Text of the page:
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I was just debating with a friend about the value and usefulness of Google’s Wave in the enterprise.

His argument is that Wave has 10 years of adoption curve ahead of it and would not quickly replace email or wikis for enterprise staff.

I tweeted my response:

20% of enterprise users will be using wave in the first 12 months for more than 50% of their comms (replacing email and wiki)

Edit: To be clear, my 12 month time frame begins when Wave is publicly available.

That’s a big call to make on enterprises adopting a radically new technology. Enterprises move very, very slowly. So why am I so bullish on the adoption of Google Wave in the enterprise?

Here’s why…

Email is king

Everyone uses email right? Why would people swap? Because with Wave, they don’t have to.

First, with Wave’s API there will quickly and instantly (I mean in weeks, long before public launch) be integration between Wave and Email. Wave messages and events will  be funneled to email and back again as if the two were built from the same protocol.

Second, Wave will be viral. Users will quickly realize that their email inbox is only giving them a pale imitation of the Wave collaboration experience. It will be like working with shadow puppets while your friends are over having an acid trip of light, sound, fun and productivity.

If someone had told me that they were setting out to kill/replace email, I would have laughed in their face. Now that I see the Wave product and roll out strategy – I think it might actually happen.

Enterprise IT Departments

IT departments are slow to adopt and roll out new technologies right?

People forget that enterprises are just a collection of human beings. Social beings. Like IM, Facebook, LinkedIn, Gmail, Wikis and countless other applications, Wave will soak into an enterprise long before the IT department knows what the hell is going on.

The enterprise adoption curve of Wave, however, will make those other technologies look glacial. Everyone who ever picked up a Wiki, IM client, Facebook or Twitter (I think that covers 99.9% of the developed, working world) will latch onto Wave for dear life.

Everyone else will be forced to open a Wave client to find out what the hell is going on.

Too many tools

Enterprises indeed have many, many tools that already ‘own’ a large part of a given knowledge worker’s/enterprise user’s day.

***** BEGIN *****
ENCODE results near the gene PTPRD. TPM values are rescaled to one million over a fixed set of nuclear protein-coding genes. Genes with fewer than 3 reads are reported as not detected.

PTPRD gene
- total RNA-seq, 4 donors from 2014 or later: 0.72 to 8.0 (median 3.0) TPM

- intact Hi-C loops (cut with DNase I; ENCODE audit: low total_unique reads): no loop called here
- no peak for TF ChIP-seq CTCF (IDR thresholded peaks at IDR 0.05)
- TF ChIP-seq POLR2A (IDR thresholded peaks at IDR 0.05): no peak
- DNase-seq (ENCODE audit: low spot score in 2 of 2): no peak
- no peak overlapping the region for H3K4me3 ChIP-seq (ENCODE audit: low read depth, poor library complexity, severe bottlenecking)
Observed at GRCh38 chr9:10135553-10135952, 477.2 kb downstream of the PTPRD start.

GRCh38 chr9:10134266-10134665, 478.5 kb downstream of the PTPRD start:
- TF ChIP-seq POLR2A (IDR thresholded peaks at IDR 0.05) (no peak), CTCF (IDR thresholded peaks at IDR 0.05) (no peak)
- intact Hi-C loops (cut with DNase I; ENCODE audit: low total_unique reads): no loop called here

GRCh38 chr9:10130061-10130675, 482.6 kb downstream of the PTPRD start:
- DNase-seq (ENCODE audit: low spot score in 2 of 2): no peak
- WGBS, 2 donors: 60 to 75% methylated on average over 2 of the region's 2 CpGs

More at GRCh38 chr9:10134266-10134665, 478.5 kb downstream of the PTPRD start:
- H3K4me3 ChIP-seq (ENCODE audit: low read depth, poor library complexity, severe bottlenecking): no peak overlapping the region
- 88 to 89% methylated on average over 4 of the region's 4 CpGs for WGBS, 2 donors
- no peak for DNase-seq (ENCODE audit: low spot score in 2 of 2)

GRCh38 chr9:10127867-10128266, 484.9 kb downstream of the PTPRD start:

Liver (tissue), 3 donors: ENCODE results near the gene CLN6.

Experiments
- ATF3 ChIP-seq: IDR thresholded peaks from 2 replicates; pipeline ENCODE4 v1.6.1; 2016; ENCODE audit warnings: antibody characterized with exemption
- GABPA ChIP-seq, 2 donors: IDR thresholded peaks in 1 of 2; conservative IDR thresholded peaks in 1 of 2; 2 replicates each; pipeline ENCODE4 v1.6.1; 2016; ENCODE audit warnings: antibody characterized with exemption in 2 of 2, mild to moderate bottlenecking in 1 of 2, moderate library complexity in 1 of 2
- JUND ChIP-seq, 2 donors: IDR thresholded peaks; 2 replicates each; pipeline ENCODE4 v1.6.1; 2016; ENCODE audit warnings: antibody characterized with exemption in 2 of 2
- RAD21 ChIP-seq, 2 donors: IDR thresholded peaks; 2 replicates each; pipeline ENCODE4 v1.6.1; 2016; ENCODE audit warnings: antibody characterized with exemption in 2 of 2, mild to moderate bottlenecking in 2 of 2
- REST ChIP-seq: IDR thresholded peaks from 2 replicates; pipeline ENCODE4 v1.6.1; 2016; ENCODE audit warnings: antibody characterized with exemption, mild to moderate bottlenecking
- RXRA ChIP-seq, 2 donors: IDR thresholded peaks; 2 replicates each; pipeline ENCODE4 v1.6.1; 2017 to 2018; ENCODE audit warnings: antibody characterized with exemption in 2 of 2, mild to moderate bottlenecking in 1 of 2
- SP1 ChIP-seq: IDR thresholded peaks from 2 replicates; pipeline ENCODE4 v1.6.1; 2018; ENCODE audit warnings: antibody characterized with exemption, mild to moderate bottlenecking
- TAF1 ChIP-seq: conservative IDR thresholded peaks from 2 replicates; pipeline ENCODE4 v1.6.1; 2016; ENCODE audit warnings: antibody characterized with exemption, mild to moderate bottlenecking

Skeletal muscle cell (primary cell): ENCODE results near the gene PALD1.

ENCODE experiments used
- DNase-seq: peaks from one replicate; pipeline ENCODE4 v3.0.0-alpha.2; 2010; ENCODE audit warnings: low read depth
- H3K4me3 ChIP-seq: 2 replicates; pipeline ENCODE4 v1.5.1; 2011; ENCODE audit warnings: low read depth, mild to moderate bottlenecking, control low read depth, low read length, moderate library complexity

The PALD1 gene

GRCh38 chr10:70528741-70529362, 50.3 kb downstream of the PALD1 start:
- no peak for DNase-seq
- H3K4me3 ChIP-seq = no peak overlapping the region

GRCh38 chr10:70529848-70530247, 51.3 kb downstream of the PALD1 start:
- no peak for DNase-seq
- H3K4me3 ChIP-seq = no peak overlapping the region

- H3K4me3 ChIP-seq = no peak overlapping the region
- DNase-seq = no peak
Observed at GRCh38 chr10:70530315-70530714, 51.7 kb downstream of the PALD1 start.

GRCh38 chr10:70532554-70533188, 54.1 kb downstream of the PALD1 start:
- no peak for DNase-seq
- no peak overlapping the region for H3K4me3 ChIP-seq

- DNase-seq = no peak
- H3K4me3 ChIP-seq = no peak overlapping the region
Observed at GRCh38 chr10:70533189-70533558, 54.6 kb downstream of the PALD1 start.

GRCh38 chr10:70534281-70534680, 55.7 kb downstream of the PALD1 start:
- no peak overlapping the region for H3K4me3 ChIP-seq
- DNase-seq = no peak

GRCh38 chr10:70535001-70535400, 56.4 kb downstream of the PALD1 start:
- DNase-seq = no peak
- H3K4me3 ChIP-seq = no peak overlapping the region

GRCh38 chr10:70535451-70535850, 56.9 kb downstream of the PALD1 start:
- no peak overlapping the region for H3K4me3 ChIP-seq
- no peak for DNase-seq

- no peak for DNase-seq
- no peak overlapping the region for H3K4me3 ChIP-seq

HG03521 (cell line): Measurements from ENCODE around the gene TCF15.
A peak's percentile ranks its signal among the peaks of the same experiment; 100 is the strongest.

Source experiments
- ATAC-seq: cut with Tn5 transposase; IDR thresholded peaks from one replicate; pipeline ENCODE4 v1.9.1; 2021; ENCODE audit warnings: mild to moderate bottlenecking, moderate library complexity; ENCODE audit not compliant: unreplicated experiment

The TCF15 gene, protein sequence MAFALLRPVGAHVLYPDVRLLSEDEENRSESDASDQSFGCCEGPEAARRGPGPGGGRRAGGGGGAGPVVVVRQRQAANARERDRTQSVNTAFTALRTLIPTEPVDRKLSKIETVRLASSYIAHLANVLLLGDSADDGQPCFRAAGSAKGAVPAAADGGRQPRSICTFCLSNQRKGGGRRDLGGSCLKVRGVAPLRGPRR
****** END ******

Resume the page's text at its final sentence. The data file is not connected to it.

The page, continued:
None of them matter anymore. Again, with Wave’s amazing API and extensibility model, each of these apps, custom or not, will have a Wave bridge.

Official Wiki Pages, Sales Reports, Bug Tickets, New Blog Posts, Emails, Customer Records will all be available and accessibly from the Wave interface.

Who’s going to write all those bridges? Hacker employees, smart IT department engineers, new start-ups and the companies that own those other products hoping desperately to remain relevant and competitive.

Half Lives

Geocities, MySpace, Facebook, Twitter. What do these things show us? That technology adoption has a half-life. Geocities lasted as king of the heap twice as long as MySpace, MySpace twice as long as Facebook and so on. We are approaching a kind of singularity – although just like with the mathematical function, one can never achieve 0 of course.

Sure, enterprises move much more slowly, but when was the last time a really new enterprise productivity application hit the market? Do we even know what the current half-life is? My bet is that it’s pretty damn short – and Wave has the potential to be ahead of the curve.

Related link: Business Opportunities around Google Wave

Forget Facebook

May 16, 2008

Debating Facebook’s data portability move (Facebook Connect) is like debating AOLs web strategy back in the day. Their strategy is clearly to create a rarefied ecosystem where users (read: facebook) are in complete control of the ‘approved’ content and interactions. With this in mind, it is clear that Facebook is not the first, best platform in which to design, implement or debate Data Portability.